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Surgical Principles and Goals for Total Knee Replacement

In this article, Dr. Lawrie discusses the general surgical principles of total knee replacement, and why each is important for achieving a successful outcome.

Total knee replacement is a common operation that provides reliable pain relief and restoration of function to hundreds of thousands of patients suffering from end-stage degenerative disease of the knee every year. There are a several different techniques, technologies and implants that may be utilized to perform the procedure. These details can lead to confusion amongst patients. There is no one “best” way for the procedure to be performed and no matter how it is performed, the overarching goals and outcomes remain the same. In this article, we will discuss the general surgical principles of total knee replacement, and why each is important for achieving a successful outcome. 


Patients with arthritis often develop either a “knock-kneed” or “bow-legged” deformity. Knee replacement has the power to correct this deformity and give the patient a “straight” leg again. In the past, surgeons aimed to create a “straight” leg alignment, with the hip centered over the knee and the knee centered over the ankle. More recently, empowered by more accurate surgical instruments and reliable implants, surgeons have increasingly personalized their target for limb alignment. As most patients have some natural bow or bend to their knees, surgeons now aim to restore the patient’s native anatomy instead of an arbitrary target of a “straight” leg. The end of the femur and top of the tibia are cut at specific angles to achieve the surgeons goal for limb alignment.

Getting the limb alignment correct is important both for cosmetic and functional reasons. Even if pain-free, a crooked knee is likely to cause psychological distress for a patient after knee replacement. Functionally, errors in knee alignment can cause ligaments to be too loose or tight after surgery, can cause differences in leg length, and can lead to early wearing out or loosening of the implants from the bone.1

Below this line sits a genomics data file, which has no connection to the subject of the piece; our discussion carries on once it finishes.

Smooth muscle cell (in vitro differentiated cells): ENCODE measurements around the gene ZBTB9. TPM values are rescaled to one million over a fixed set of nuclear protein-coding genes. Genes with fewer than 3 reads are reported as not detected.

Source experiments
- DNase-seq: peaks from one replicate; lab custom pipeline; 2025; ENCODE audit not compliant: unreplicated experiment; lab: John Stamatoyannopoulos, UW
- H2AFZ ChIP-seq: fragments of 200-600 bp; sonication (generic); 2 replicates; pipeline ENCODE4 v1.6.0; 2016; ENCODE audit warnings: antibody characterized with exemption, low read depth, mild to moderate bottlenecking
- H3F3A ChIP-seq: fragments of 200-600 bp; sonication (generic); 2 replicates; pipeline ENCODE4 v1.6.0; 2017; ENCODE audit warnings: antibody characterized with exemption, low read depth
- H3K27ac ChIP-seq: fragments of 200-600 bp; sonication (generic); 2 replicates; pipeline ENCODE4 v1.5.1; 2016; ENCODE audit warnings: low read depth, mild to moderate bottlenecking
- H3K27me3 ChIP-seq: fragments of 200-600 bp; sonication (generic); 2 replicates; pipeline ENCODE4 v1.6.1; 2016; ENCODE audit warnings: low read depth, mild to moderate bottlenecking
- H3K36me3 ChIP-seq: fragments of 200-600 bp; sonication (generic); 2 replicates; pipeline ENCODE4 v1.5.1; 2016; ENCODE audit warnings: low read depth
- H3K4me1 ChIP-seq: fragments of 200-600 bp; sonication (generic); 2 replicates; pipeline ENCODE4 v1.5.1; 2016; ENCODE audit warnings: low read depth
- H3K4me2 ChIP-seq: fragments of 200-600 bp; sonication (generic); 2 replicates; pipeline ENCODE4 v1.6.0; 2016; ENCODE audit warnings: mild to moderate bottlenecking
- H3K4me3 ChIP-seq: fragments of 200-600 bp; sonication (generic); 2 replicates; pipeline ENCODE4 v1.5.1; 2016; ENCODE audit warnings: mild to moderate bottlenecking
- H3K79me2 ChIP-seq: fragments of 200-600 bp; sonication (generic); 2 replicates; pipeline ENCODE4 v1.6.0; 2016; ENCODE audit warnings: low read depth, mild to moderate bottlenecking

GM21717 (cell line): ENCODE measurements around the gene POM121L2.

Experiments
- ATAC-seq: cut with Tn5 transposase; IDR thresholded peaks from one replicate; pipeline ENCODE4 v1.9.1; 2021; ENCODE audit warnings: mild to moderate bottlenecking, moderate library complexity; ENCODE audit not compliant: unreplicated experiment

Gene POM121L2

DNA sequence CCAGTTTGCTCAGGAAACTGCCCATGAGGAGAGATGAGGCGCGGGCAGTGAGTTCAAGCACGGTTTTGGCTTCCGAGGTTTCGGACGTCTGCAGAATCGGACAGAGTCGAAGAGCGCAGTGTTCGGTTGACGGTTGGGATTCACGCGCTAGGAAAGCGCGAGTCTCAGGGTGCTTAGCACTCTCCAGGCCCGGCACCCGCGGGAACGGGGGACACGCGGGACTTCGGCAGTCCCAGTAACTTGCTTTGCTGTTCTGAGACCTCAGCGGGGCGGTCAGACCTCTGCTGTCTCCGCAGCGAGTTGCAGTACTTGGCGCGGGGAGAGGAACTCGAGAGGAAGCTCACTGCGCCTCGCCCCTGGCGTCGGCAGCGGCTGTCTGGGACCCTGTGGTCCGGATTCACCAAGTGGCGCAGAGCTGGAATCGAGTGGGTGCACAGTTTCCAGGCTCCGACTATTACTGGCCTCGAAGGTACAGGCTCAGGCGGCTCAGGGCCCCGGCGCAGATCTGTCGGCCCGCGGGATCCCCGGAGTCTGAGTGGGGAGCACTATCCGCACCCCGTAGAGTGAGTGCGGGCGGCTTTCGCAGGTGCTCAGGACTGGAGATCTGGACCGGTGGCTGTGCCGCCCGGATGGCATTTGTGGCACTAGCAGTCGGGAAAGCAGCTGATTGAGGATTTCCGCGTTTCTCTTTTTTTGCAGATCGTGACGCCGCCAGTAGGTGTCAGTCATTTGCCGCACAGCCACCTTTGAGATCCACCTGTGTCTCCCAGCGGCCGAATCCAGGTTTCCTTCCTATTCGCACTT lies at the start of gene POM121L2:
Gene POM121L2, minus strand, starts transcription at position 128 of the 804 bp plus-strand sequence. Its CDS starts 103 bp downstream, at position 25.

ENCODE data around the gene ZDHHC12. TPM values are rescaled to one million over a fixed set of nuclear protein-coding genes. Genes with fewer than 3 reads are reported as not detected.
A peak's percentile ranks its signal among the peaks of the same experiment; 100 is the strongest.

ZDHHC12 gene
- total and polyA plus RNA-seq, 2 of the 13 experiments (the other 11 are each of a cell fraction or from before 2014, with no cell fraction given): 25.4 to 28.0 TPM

Being able to fully bend and straighten the knee is important for achieving a good functional outcome after knee replacement. Patients with severe arthritis often lose their ability to fully bend or straighten their knee due to tightening of their joint capsule or mechanical blocks to motion from torn cartilage, meniscus or bone spurs. One of the goals of the procedure is to restore the motion in the knee so patients can perform normal daily activities. In surgery, the amount of bone cut from the tibia, femur and kneecap, as well as careful stripping of the joint capsule and some ligaments, can be fine-tuned to restore full knee motion. Unfortunately, despite surgeon best efforts, a stiff knee before surgery is at risk for being stiff afterwards regardless of how well the surgery was performed. 


The knee is often thought of as a simple hinge joint that bends and straightens. In reality, the knee is a very complex joint with complex motion. It bends and straightens, slides forward and backward, wobbles side to side, and rotates inward and outward. In the healthy, well-functioning knee, the anterior cruciate ligament, posterior cruciate ligament, medial collateral ligament, lateral collateral ligament, joint capsule and several other structures help keep the knee stable through all of these complex motions. Arthritic knees often lose the normal “balance” between these stabilizing structures. Furthermore, the anterior cruciate and sometimes the posterior cruciate ligament are removed as a part of routine knee replacement surgery. During surgery, ideal stability is achieved through bone cuts, careful selective stripping of ligaments, implant size and position, as well as implant design. However, getting the stability of the knee replacement perfect is a fine balance. If the knee is left “too tight”, the patient may have difficulty getting their full motion. If the knee is “too loose,” it may feel unstable. Therefore, surgeons must take great care to restore the normal stability of the knee throughout its motion.

While discussed individually, each of these principles is linked with the others. There are numerous techniques and implants that can achieve these goals. Talk to your surgeon to discuss the best option for you and your knee.

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  1. Karuppal R. Kinematic alignment in total knee arthroplasty: Does it really matter? J Orthop. 2016 Nov 1;13(4):A1-A3.

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